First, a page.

Phosphorescent (real name Matthew Houck) appeared on Late Night With Jimmy Fallon last night, backed by a small choir, string section and of course members of The Roots. He performed “Song for Zula” off of his latest LP Muchacho. Phosphorescent will be at the XPoNential Music Festival this summer, happening July 26-28 at Wiggins Park and the Susquehanna Bank Center in Camden, NJ. Watch the clip below.
Weekend passes to the XPONential Music Festival are available now through WXPN membership. New and renewing members will get a pair of weekend passes to Wiggins park and lawn seats to the SBC show for a pledge of $24 month. More information can be found here.
The Lumineers (Sat 7/27 @ Sus. Bank Ctr.)
Dr. Dog (Sat 7/27 @ Sus. Bank Ctr.)
Polica (Sat 7/27 @ Sus. Bank Ctr.)
Wake Owl (Sat 7/27 @ Sus. Bank Ctr.)
John Butler Trio
Trampled By Turtles
Lianne La Havas
Justin Townes Earle
Kopecky Family Band
The Stray Birds
Aaron & The Spell
Of course, there’s a downside to making a record as intricate and delicately arranged as Phosphorescent‘s Muchahcho. The higher you set the bar for your listeners, the harder it is to live up to your own ambition.
On the first night of tour, with a new lineup of players in tow, Matthew Houck told a sold-out Johnny Brenda’s last night that the collective was admittedly rusty and working out the kinks. “Right on!” one fan screamed – presumably making a request for “Ride On / Right On,” a standout track from the new album, and not sharing some odd enthusiasm over the singer’s humility. But Houck deferred. “Yeah, that song’s got a lot of rust,” he said.
“Ride / Right” never did get played. And of the 90-minute / 13-song setlist, only four drew from Muchacho, with mixed results. Opener “Terror In The Canyons” was amped up from the forlorn pedal steel ballad we hear on the album. Its swirl of keys and guitar licks blazed onward to a powerful jam of “The Quotidian Beasts.” Things, at this point, looked and sounded great. And then the set took a sharp dive with a particularly weak performance of “Song for Zula” – the moving, heartrending, Johnny Cash-referencing vibey number that many are already calling song of the year. Continue reading →
Matthew Houck, the sharp mind and ragged voice behind Phosphorescent, is back. His recent albums have each been a surprise. 2009′s To Willie was all Willie Nelson covers – which in and of itself wasn’t as surprising as the depth and integrity he brought to what could have been cliché homage. His 2010 outing Here’s to Taking It Easy was more raucous than any critic expected. After Taking It Easy, Phosphorescent did just that. The music world heard little from Matthew Houck until recently. With the release of a new track, “Song for Zola,” from his upcoming album Muchacho, it seems Houck is softening again. He is also back on the road. Houck has an international tour scheduled for the spring and will be playing Johnny Brenda’s on March 25th. Tickets and information for the 21+ show can be found here. Below, listen to “Song of Zola.”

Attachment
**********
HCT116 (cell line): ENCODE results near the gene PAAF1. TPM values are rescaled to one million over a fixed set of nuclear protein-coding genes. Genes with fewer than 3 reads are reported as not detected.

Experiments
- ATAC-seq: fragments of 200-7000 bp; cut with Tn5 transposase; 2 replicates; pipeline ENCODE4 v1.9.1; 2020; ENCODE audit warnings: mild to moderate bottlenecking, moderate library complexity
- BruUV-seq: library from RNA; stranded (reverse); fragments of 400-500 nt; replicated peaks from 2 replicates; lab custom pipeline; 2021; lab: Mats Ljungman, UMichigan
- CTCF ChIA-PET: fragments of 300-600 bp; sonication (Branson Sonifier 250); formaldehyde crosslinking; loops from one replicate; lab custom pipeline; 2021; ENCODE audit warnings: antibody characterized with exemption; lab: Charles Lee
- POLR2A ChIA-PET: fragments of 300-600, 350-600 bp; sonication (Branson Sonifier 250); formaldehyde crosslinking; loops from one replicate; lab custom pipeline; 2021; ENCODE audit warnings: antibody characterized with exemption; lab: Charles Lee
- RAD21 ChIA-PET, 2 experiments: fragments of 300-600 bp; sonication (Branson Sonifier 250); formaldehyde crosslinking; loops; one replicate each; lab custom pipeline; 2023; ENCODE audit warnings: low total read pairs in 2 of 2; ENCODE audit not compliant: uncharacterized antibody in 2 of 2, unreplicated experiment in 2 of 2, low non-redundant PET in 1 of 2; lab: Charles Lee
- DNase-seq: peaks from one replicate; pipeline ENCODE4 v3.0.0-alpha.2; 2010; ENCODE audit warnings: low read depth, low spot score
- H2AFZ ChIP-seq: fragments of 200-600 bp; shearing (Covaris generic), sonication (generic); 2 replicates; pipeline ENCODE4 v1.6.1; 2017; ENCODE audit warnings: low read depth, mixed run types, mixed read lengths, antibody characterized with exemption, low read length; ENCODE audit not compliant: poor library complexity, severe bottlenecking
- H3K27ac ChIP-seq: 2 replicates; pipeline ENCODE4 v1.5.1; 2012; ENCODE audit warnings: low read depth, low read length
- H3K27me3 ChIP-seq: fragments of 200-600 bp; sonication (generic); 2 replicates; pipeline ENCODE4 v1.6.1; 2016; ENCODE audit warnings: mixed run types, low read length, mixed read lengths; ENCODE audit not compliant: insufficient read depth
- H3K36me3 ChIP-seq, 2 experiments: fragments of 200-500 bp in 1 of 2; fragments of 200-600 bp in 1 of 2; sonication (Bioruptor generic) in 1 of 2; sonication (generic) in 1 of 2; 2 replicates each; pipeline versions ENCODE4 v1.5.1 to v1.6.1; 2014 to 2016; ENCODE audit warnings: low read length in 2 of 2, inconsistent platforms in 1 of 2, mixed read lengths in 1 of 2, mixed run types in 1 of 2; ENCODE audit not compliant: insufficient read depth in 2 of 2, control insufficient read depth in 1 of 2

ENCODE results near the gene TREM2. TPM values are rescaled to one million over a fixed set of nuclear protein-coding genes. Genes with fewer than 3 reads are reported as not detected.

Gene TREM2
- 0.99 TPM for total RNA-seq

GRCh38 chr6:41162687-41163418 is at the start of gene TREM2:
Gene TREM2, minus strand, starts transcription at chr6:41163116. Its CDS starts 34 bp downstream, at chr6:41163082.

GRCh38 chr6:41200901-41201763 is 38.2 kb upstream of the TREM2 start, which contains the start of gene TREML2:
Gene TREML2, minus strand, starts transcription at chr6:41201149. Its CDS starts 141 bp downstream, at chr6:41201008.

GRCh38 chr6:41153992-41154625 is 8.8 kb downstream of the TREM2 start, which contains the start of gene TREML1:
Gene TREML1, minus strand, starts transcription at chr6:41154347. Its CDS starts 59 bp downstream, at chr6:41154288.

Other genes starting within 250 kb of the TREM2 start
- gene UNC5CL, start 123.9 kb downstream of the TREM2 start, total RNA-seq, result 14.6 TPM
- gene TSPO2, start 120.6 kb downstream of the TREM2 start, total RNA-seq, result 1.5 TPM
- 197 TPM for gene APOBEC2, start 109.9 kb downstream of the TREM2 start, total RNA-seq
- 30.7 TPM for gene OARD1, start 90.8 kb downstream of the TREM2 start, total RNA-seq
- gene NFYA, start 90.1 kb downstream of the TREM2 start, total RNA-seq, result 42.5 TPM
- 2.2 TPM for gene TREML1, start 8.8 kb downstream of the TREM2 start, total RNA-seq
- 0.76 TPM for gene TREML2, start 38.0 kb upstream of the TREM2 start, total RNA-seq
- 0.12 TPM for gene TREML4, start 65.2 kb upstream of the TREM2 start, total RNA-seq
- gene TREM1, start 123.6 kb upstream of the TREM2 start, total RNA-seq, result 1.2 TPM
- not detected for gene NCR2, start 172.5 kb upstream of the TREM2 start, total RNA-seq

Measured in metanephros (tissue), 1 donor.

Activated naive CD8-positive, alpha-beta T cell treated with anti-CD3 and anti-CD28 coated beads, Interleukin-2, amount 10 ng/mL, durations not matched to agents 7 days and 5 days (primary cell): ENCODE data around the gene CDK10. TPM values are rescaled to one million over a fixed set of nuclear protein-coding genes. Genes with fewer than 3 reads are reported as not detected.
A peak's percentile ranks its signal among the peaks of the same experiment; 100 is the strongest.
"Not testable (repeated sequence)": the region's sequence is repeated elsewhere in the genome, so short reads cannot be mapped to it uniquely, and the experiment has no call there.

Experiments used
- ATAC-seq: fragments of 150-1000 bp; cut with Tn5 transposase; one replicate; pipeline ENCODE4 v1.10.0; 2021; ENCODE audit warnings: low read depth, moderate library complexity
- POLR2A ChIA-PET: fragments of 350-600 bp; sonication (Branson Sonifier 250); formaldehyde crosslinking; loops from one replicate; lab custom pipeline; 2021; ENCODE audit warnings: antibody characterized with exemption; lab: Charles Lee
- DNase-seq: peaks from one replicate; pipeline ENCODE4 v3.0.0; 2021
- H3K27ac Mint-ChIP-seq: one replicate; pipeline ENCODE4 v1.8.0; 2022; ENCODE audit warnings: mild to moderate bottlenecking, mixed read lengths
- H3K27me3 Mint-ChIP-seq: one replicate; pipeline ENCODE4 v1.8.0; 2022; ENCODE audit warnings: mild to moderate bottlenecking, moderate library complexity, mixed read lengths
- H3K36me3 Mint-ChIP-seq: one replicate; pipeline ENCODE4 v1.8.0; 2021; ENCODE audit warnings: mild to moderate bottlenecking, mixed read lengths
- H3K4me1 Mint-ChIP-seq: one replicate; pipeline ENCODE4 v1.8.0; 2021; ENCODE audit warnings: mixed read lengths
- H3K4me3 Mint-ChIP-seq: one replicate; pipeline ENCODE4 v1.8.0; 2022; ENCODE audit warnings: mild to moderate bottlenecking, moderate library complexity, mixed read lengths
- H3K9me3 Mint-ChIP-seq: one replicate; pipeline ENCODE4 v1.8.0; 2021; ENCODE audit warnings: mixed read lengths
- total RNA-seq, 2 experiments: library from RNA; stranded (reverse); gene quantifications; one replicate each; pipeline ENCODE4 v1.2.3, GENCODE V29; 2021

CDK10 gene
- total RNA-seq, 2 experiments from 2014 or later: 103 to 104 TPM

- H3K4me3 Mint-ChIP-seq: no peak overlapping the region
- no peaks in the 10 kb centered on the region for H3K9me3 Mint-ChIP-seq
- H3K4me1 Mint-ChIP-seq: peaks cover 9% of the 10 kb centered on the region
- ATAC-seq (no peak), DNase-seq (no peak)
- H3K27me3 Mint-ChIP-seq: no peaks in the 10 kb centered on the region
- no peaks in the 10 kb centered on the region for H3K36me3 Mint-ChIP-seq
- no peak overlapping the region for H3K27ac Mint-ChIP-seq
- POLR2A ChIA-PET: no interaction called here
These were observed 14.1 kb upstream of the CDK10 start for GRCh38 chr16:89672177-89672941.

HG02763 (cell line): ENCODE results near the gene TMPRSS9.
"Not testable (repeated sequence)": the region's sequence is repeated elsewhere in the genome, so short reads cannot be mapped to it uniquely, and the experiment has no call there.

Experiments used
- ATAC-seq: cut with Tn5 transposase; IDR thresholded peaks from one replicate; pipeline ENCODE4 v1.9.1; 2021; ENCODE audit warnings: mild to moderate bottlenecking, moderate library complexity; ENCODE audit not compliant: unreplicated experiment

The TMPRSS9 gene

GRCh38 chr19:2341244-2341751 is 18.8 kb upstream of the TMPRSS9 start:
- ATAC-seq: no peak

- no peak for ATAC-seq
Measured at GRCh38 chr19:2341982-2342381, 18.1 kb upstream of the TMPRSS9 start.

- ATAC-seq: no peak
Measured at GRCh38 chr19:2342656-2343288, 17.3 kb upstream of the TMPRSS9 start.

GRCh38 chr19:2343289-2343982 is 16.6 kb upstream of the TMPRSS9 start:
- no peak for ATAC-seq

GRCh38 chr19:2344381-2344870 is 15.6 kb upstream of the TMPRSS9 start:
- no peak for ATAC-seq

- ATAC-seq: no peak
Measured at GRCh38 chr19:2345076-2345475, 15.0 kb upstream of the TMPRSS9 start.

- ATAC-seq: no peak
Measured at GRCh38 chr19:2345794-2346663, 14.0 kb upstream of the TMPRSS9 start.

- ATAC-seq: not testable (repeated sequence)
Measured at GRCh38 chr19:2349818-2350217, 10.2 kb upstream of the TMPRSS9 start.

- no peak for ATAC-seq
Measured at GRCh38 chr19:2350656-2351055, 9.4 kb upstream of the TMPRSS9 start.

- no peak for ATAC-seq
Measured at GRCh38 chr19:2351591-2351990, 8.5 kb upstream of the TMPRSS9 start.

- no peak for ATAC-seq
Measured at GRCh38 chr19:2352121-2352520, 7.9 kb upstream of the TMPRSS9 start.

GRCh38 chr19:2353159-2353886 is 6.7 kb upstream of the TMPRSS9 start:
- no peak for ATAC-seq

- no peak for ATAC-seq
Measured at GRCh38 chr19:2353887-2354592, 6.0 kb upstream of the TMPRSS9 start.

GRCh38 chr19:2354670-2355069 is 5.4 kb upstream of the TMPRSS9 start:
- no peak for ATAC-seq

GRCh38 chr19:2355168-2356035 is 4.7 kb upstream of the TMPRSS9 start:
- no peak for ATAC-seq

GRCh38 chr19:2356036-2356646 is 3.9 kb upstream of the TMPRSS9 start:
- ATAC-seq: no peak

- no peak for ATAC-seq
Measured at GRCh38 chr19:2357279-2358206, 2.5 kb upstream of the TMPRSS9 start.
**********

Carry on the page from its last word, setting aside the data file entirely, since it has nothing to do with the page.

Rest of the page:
Willie Nelson’s western town in Luck, TX, is about a 45 minute ride from downtown Austin. On Thursday, March 15th, at SXSW, the town was transformed into the Heartbreak Banquet, a performance space with two stages featuring over 20 musicians including Rhett Miller, Father John Misty, Blitzen Trapper, Daughter, Billy Joe Shaver, Phosphorescent, and Gary Clark, Jr.
Heartbreak Banquet was presented by Electric Lady Studios and Robot Fondue, in association with John Varvatos. For the attendees (including WXPN Station Manager Roger LaMay) it was a welcome break and musical retreat from the frenzied pace of SXSW.
On a breezy hilltop in the Catskill Mountains this weekend, one of The Key’s favorite Philly artists unveiled the next step in its ongoing evolution. Strand of Oaks is no longer solely Timothy Showalter. It’s now a three-piece, rounded out by Joe Lazas on guitar and Deven Craige on bass. Both were recruited from recently-retired electropop / psych outfit Golden Ages, and they brought a loose, lush sensibility to the Oaks live show, occasionally adding ambiance that formerly came from one of Showalter’s samplers, more often doubling up what the man at center stage was doing, crafting a resonant envelope of sound around the impromptu amphitheater in the New York state forest. Their performance opened with a chilling cover of Moby’s “When It’s Cold, I’d Like To Die” and concluded with “Dark Shores,” a new number with an intense synthesizer pulse reminiscent of Kate Bush. One song is hardly enough to predict Strand Of Oaks’ next body of songs by, but we expect to see Showalter and his new companions traveling further down this eclectic electronic path.
Strand Of Oaks
You’re probably wondering: What was Strand of Oaks doing in some woodsy corner of the Catskills anyway? Good question – and an equally interesting answer. The band was one performer in a tremendous mini-festival thrown by Showalter’s friends in new folk duo Family Band at their cabin in Delhi, New York. Also in the mix was a solo performance from Daniel Rossen of Grizzly Bear and Department of Eagles, doing a half dozen new songs and a Townes Van Zant cover. The hosts’ set included a collaboration with Simone Schmidt of Toronto’s One Hundred Dollars on her band’s song “Juice and Sage,” as well as a singalong with Showalter, Ben Bromley of NewVillager and Phosphorescent’s Matthew Houck. Closing out the main show was a breathtaking performance by Houck, but the party continued with an epic bonfire and some deep forest performance art late into the night. Check out more photos below.
Daniel Rossen of Grizzly Bear, Department of Eagles